International and fully private companies also acknowledge the need for mutual collaboration to boost new models. “You can’t solve problems being isolated or alone. We must converge our efforts and combine solutions”, says Director for Connected Mobility at Siemens, Andy Gill. “So getting to know these high-quality startups during the program, and partnering with those who see us as a valuable partner to move forward is a fantastic model”. His thoughts also resonate on Galp, the Portuguese-based energy company that recently announced its shift as the biggest solar energy player in the Iberian Peninsula. “We’re diversifying our energy sources, and this shift must be accompanied by other strategic moves”, adds Galp Head of Innovation and Energy Efficiency, Nicolle Fernandes. “That’s what we understand SOL Mobility as a valuable program to help us see new ways of doing things and push for tangible innovation, perceived by our final clients”.
Lisbon has won the title of European Green Capital 2020, and one of the reasons is that Lisbon has a cohesive city-wide vision for sustainable urban mobility. This is achieved through measures to restrict car use and prioritise walking, cycling and public transport, and also by promoting programs like Smart Open Lisboa. This year the City Council also signed a Corporate Mobility Pact with several local partners (companies and institutions) with a set of commitments designed to make mobility in Lisbon more sustainable, through means such as creating conditions for employees to adopt new solutions and mobility behaviours.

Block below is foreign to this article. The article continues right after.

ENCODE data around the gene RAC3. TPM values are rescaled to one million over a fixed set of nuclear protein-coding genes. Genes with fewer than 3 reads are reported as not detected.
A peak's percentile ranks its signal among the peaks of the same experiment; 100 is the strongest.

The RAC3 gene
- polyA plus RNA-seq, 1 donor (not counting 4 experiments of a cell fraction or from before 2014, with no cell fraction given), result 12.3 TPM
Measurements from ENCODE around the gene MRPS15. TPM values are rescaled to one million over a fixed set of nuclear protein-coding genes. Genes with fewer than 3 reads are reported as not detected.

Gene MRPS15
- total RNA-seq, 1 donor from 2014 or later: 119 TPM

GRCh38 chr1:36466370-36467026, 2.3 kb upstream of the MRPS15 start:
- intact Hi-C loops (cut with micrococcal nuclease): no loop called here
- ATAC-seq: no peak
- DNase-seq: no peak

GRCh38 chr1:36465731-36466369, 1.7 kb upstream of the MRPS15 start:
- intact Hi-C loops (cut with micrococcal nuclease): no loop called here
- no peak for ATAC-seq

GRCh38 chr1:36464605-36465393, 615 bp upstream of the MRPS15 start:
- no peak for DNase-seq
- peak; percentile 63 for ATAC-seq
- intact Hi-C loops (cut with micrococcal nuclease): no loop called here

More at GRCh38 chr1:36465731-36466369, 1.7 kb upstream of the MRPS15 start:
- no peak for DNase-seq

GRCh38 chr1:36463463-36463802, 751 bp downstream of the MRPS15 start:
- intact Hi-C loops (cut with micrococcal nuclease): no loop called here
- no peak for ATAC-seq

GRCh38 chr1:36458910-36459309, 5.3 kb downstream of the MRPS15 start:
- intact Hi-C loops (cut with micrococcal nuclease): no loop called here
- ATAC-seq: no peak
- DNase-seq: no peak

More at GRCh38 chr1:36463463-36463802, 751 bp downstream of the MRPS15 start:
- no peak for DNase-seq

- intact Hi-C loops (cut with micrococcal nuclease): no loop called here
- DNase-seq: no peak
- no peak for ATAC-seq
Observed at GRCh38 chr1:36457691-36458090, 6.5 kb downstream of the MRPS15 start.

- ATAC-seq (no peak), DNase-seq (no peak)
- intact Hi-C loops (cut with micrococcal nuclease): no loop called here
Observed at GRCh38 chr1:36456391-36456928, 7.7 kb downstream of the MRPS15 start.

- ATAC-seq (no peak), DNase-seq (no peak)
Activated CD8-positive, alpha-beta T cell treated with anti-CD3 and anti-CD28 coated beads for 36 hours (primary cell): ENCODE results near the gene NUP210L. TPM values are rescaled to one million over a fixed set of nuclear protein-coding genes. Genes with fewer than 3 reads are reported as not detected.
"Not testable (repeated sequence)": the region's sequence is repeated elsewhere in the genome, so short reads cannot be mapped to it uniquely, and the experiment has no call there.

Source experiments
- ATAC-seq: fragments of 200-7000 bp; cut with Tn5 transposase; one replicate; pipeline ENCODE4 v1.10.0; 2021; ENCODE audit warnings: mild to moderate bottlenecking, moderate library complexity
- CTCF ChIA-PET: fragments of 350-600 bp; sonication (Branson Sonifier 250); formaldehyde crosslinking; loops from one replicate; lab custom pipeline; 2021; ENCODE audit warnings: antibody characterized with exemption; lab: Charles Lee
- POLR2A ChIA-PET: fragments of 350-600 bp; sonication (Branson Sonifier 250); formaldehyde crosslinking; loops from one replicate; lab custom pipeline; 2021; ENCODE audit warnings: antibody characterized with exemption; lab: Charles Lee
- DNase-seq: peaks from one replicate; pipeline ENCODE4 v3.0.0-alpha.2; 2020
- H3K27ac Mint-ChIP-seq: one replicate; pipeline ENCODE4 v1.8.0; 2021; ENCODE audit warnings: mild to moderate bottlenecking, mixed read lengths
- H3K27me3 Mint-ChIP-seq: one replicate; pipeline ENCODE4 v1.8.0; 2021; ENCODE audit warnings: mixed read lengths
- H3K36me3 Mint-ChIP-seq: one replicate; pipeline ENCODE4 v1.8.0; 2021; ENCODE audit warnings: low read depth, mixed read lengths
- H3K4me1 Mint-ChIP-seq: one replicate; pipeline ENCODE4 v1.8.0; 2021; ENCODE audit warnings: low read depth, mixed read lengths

So get ready for May, when all the pilot development impact results will be presented during SOL Mobility Demo Day: stay smart & open – oops, stay tuned 🙂
I confess that as a young girl I truly believed that by the time I turned 40 teletransportation will be a common way to avoid traffic jams. As the date is fast-approaching, and although teletransportation is still a mirage, I believe that we are evolving fast enough that transportation will no longer be a pain and, something that a young Joana never worried but now keeps me up at night, better for the environment.